Donít you wish that Greece would say good-bye and good riddance to the European Union? Thereís very little drama left to the story about Greece going back to the drachma.
How many times must we hear German Chancellor Angela Merkel demand that Greece stick to its massive austerity program? It simply isnít going to happen. Greece is on the verge of electing a new leftist government that is committed to spending.
Itís time for Europe to deal with that reality and exhibit leadership.
Greece is small potatoes on the global stage. Its economy is the size of Massachusetts. Of course, economists predict a run to the exits once Greece abandons Euroville. Ireland and Portugal are said to be next in line. Thatís manageable. Things get dicey when Spain and Italy drop the euro. That would be news.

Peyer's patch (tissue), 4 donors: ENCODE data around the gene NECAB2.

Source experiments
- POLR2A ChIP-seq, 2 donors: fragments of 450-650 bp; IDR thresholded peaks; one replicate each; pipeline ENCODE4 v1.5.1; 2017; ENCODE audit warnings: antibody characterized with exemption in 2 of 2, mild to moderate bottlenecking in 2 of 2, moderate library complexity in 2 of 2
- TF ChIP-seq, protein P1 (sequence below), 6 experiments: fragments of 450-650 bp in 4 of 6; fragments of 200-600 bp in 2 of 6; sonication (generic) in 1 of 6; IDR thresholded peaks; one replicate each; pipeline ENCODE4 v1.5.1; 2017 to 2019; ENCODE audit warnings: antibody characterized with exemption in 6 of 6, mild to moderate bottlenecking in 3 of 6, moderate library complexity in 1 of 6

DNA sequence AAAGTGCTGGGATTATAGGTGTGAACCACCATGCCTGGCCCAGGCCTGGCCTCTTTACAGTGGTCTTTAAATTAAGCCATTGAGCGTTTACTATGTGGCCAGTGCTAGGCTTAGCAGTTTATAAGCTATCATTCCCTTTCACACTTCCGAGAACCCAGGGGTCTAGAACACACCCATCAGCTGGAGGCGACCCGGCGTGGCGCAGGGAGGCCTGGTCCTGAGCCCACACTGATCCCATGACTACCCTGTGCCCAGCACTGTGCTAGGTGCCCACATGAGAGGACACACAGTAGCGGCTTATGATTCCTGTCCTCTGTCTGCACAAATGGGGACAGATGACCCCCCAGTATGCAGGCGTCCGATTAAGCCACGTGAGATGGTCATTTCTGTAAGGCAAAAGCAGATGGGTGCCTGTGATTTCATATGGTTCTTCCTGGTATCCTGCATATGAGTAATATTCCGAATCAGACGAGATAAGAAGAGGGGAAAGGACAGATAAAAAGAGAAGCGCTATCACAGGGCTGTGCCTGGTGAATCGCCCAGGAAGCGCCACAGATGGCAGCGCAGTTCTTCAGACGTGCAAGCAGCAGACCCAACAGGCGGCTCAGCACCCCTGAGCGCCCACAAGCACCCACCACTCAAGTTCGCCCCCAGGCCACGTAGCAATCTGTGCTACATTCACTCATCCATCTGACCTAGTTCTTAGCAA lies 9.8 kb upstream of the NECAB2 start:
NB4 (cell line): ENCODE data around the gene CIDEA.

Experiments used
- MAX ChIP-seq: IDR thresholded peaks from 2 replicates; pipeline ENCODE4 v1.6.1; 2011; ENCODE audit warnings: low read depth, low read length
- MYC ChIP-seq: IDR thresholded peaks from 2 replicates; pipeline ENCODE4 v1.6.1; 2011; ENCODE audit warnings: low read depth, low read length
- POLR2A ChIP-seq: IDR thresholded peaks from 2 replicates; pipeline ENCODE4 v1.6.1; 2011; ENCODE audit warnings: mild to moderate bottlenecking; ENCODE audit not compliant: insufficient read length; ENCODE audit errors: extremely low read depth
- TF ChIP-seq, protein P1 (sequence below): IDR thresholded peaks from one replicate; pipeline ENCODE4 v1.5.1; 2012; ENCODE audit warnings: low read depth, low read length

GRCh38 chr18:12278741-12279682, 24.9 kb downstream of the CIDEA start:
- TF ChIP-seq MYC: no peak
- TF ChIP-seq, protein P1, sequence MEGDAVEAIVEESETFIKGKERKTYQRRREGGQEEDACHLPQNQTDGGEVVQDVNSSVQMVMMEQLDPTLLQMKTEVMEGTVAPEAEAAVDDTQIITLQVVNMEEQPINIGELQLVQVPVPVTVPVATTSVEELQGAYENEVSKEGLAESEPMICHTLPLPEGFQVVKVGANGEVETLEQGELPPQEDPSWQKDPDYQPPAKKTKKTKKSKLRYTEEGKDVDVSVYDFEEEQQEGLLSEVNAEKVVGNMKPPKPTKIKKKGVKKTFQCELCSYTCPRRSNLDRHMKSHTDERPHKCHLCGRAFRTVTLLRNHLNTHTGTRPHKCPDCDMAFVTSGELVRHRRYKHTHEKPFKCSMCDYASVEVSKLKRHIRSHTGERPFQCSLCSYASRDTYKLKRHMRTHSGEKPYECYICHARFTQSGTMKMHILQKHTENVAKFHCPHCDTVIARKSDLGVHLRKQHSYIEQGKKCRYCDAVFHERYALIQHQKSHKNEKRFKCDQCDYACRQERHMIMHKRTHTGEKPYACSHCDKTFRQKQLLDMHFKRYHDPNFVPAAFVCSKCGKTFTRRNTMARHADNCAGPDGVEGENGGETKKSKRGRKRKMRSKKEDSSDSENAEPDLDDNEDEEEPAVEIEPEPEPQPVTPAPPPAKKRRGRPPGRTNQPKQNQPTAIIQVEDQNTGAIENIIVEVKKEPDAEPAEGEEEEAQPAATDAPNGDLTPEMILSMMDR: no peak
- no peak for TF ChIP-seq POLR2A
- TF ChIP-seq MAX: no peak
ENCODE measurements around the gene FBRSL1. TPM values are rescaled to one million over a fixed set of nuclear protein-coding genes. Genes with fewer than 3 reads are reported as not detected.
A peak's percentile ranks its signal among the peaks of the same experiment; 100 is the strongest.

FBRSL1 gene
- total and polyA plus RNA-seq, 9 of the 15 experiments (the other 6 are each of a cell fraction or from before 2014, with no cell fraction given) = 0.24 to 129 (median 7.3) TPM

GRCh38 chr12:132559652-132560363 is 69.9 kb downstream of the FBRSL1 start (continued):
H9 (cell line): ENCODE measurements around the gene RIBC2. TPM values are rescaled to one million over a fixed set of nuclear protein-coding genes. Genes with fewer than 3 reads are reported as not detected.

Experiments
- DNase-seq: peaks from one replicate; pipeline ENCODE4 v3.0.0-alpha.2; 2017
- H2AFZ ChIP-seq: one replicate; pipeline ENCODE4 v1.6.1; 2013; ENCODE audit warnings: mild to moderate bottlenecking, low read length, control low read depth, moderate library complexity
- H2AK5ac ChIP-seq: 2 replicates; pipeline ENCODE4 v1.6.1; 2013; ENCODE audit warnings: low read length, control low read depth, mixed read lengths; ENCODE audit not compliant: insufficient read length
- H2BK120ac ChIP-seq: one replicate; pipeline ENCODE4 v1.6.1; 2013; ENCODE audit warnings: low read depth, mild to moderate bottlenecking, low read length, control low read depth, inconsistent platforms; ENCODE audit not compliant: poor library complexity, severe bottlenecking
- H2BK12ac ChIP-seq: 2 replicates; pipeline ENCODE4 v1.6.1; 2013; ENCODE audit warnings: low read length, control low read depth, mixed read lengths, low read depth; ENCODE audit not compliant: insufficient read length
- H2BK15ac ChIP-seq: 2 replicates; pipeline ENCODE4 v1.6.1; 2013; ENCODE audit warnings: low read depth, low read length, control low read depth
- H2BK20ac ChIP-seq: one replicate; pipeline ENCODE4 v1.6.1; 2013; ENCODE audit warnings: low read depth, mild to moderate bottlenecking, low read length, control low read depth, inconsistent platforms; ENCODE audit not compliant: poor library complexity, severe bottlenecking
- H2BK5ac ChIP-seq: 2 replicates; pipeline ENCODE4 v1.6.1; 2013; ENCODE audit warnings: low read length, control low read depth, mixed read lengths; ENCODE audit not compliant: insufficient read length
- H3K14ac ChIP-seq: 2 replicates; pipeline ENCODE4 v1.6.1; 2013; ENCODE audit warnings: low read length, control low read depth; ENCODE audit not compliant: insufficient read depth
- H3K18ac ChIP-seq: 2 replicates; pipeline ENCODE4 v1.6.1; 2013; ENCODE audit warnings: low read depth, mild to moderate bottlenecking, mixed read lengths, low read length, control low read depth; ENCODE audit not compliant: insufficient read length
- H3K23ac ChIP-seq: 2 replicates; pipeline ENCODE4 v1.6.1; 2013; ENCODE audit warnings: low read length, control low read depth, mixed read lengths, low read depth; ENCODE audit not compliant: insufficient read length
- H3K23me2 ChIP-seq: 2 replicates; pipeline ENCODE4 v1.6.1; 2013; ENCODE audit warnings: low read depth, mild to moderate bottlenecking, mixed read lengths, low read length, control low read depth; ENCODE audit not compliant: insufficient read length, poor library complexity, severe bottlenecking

The Facebook botched initial public offering is another story that has been beaten to death.
Morgan Stanley blew it. Too many shares were offered. The IPO was under-priced. NASDAQ screwed up. Lawsuits abound. Case closed.
Itís hard to shed a tear for those who bought the stock at $42 with the intention to flip it once the anticipated opening day ďpopĒ took off. Investing involves risk. First-day investors still holding their shares havenít lost a nickel. They should keep their cool.
Facebook is going to be okay.
Mark Zuckerberg and the Facebook gang arenít shedding any tears over the stock price. They have moved on, gearing up for the companyís annual game day when priorities are dodgeball, kickball and steal the bacon.
The media should move on from both Facebook and Greece. There are bigger stories that are begging to be reported, such as the financial calamity that awaits the U.S. economy at yearend if Congress cannot get a budget deal done.